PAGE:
Haibun ~ Patricia
From my friend's
house the flight to the South Island of New Zealand is in two stages:
a 36-seater plane to Wellington and a short flight
in a16-seater across Cook Strait.
It's a cold windy day and Wellington Airport is notorious for its bumpy
plane passage across the harbour between rocky hills to the city. This
flight is no exception. The plane veers and bumps but lands safely.
I can't help noticing the patch of vomit at the entrance to the airport
There's an hour's
delay before the smaller plane takes off and my friend and I spend
it browsing in the bookshop. We each pick
up a purchase:
hers is a book of poetry by a New Zealand poet, Nice morning for
it, Adam by Vincent O'Sullivan; mine is Fiona Farrell's superb new novel
On the small plane
the captain is a young slip of a girl whose parents occupy the seats
behind her. They are busy photographing the take-off
with their cine camera and proudly tell us it is her first time
piloting a plane. A thick fog envelops the aircraft and it's
a bumpy, eerie,
silent flight broken only by the occasional remark from passengers.
hands clasped in
I glance beneath the seat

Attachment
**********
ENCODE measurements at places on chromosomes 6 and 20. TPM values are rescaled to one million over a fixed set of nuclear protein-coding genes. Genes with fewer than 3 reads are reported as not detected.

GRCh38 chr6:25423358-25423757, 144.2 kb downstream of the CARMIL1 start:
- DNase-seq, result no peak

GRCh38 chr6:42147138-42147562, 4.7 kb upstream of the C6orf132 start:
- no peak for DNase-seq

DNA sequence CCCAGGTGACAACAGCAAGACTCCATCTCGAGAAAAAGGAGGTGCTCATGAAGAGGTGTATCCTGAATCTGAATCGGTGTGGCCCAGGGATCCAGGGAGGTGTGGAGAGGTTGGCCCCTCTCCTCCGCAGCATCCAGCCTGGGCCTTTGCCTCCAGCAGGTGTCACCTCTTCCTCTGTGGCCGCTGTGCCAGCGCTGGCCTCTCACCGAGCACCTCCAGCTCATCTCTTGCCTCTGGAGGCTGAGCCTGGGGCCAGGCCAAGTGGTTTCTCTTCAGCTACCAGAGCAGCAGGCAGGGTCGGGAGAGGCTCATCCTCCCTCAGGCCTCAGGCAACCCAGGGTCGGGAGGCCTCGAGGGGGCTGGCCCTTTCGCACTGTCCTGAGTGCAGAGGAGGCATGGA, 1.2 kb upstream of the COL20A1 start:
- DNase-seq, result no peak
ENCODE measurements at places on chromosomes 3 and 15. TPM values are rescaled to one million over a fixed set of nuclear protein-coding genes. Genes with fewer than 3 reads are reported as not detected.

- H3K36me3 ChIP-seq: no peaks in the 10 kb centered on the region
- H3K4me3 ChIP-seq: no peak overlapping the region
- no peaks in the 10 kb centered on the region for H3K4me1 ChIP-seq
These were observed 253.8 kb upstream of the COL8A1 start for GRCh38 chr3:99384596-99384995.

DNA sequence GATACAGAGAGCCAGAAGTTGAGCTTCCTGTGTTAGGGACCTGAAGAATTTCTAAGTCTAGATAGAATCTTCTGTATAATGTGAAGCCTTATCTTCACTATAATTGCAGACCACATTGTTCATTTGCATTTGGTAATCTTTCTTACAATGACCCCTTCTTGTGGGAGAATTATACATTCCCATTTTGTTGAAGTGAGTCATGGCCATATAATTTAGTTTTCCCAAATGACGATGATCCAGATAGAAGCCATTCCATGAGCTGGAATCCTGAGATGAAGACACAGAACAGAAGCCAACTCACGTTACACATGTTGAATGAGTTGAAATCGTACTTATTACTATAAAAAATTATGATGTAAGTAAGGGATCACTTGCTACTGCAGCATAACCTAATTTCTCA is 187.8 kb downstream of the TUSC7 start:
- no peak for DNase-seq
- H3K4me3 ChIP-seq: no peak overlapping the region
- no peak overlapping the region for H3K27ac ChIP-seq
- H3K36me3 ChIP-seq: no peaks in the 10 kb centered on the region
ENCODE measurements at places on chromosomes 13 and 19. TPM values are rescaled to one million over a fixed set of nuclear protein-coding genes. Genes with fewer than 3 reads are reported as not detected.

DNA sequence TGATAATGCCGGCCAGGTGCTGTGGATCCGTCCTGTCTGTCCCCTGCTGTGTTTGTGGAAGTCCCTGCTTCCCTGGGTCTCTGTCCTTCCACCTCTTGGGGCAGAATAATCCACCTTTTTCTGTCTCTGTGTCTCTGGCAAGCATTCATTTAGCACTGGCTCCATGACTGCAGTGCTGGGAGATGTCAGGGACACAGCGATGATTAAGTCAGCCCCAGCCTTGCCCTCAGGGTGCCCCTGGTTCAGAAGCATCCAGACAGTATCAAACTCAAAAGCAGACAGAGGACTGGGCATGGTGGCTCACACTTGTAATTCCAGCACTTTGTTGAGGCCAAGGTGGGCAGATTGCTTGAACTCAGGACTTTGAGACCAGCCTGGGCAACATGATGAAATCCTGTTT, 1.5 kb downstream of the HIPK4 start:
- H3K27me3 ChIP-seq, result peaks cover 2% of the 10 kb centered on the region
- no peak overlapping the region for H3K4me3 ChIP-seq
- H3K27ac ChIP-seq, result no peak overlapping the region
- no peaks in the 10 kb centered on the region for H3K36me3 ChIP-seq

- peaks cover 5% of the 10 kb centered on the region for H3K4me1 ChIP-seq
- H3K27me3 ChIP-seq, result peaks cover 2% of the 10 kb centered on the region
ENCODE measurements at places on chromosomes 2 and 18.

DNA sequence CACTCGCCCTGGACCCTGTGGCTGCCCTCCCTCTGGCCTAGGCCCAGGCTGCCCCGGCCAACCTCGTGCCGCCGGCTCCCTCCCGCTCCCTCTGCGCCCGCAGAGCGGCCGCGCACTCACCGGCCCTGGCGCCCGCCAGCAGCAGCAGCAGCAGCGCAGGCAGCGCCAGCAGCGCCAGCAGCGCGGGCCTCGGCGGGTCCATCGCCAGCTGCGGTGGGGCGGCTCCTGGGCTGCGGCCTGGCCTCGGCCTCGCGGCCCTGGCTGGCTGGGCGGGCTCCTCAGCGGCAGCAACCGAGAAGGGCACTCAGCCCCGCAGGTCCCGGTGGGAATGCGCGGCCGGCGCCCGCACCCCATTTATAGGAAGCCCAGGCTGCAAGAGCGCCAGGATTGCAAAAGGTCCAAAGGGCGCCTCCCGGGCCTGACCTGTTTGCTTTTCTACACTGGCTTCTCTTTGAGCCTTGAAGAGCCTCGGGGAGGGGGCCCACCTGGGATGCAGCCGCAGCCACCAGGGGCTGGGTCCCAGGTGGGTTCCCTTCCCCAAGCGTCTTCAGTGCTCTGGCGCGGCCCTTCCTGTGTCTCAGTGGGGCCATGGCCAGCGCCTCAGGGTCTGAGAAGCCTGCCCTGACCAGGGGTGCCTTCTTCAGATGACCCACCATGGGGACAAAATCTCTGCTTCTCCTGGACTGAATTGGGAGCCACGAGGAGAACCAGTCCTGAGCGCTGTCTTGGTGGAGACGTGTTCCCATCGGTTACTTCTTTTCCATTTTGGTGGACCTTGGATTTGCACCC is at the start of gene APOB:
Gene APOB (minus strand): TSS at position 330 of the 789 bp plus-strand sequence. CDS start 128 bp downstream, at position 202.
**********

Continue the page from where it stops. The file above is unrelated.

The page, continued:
for a paper bag
Finally the plane
lands. The captain says, with a wry smile, "I
hope you enjoyed the flight as much as I did."
In the arrival lounge
there is no one to meet us. We decide to wait for half an hour before
calling the friend with whom
When he fails to arrive, we go and 'phone him. A gruff voice
answers the phone: "Damn, I thought you were arriving tomorrow. Give me
half an hour and I'll be there." While we wait we enjoy
a cup of coffee and a sandwich and look through the windows
at small aircraft
landing and taking off.
no taxis in sight
at the country airport -
seagulls on the runway
Finally our friend
arrives, gives each of us a sheepish grin, a huge hug and a kiss. "Welcome
back," he says, "good to see
you again." He lifts our suitcases easily into the
waiting car, sees us safely seat-buckled, turns on a Mozart
we drift out into
the countryside. There is little traffic, the sunshine
is brilliant and the fields green with new grapevines.
the fresh light green of vines
how quick the mood change
Prime is a teacher living in Auckland, New Zealand. She writes poetry,
reviews, interviews and essays, and has had the occasional short story
published. Patricia is co-editor of the haiku magazine Kokako, reviews
editor of the Internet magazine Stylus, and poetry judge of the traditional
poetry magazine MetVerse Muse. She writes haiku, tanka, linked verse and
haibun, sometimes in collaboration with other poets. In 2005, Patricia
is to lead a ginko for poets attending the Haiku Festival Aotearoa.
2005: Simply Haiku